What happens when regional conflict utterly transforms the fabric of a place? For one thing, it can make the experience of getting there and getting out again a little more challenging. “Nobody comes to Abkhazia, a breakaway region of Georgia still scarred by the fighting of 1992-93, expecting to be pampered,” Andrew Higgins wrote in The New York Times in 2016. “Instead, they come for sun, sublime scenery, low prices — and memories.”
The question of Abkhazia’s sovereignty is a significant one. A small group of nations, including Russia, recognize it as an independent state, while most nations view it as a part of Georgia. A recent article by Robert O’Connor at Vice referred to it as “[a]n idyllic Black Sea paradise in balmy subtropical climes,” and offered a good sense of the sociopolitical challenges it presently faces.
That numerous articles about Abkhazia mention its scenic landscape helps to explain its appeal to travelers. A new article by Erika Fatland at The Daily Beast — excerpted from her book The Border — chronicles Fatland’s own visit to Abkhazia, and the challenges she faced upon arrival.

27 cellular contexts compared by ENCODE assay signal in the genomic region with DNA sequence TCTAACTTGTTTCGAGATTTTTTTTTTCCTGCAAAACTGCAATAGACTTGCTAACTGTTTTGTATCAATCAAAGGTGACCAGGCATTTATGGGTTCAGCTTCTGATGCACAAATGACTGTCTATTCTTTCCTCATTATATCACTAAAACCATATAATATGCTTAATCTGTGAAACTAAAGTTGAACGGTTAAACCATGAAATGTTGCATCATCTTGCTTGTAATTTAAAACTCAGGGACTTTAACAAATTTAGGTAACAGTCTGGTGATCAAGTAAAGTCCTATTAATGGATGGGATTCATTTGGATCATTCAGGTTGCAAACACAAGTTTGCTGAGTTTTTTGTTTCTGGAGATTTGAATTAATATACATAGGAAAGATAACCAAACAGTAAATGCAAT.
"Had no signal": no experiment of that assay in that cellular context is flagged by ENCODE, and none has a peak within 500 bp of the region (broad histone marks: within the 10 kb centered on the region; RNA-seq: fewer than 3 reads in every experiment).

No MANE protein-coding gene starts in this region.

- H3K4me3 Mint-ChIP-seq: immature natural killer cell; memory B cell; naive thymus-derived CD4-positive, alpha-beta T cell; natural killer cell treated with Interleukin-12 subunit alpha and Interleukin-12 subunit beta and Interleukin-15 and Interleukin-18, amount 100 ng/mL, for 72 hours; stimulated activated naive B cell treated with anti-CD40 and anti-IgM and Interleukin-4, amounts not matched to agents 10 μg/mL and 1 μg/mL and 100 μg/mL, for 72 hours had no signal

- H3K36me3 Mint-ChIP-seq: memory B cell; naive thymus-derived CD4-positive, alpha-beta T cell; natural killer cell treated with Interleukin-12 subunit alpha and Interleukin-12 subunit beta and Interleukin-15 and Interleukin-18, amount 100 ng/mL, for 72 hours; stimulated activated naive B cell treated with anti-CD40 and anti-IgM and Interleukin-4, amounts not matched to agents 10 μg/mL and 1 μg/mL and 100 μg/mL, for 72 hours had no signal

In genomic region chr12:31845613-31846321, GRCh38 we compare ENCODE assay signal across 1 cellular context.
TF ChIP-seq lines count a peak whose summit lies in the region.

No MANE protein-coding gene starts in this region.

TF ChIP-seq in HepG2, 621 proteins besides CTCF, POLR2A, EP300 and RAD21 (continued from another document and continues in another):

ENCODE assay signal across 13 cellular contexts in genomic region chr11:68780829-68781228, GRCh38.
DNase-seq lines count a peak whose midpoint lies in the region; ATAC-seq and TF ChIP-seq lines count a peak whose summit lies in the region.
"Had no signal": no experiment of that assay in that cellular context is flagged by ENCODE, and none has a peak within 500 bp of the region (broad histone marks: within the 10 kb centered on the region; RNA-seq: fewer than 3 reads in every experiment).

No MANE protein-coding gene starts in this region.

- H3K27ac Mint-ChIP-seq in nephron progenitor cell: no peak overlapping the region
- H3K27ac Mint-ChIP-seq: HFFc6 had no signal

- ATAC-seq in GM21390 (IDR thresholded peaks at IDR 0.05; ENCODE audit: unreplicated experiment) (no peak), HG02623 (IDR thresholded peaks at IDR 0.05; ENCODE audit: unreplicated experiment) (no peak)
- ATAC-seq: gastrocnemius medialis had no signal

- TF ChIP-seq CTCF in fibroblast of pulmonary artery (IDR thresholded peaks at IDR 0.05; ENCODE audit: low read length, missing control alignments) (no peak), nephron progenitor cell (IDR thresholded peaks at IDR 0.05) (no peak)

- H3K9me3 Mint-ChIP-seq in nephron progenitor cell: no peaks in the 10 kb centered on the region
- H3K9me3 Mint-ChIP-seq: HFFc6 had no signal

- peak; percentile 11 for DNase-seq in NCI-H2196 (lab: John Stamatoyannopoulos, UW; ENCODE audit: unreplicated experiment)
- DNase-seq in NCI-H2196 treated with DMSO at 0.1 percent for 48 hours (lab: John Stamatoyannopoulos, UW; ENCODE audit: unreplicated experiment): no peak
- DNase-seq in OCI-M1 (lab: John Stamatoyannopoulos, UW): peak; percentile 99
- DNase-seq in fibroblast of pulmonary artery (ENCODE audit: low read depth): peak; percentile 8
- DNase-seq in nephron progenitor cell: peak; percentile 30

She notes that getting into Abkhazia isn’t difficult — the visa process involves registering online a few weeks in advance. But for her, a glitch in the system meant that her entry visa had almost expired by the time she’d arrived, leading to a tense moment where a passport official told her, “As soon as you get to Sukhumi, you must go to the Ministry of Foreign Affairs and get an exit visa. Otherwise we cannot let you out again.”
Thankfully, Fatland was able to do just that — and her chronicle of her time in Abkhazia offers another fascinating window to a part of the world with a complex, ever-shifting history.
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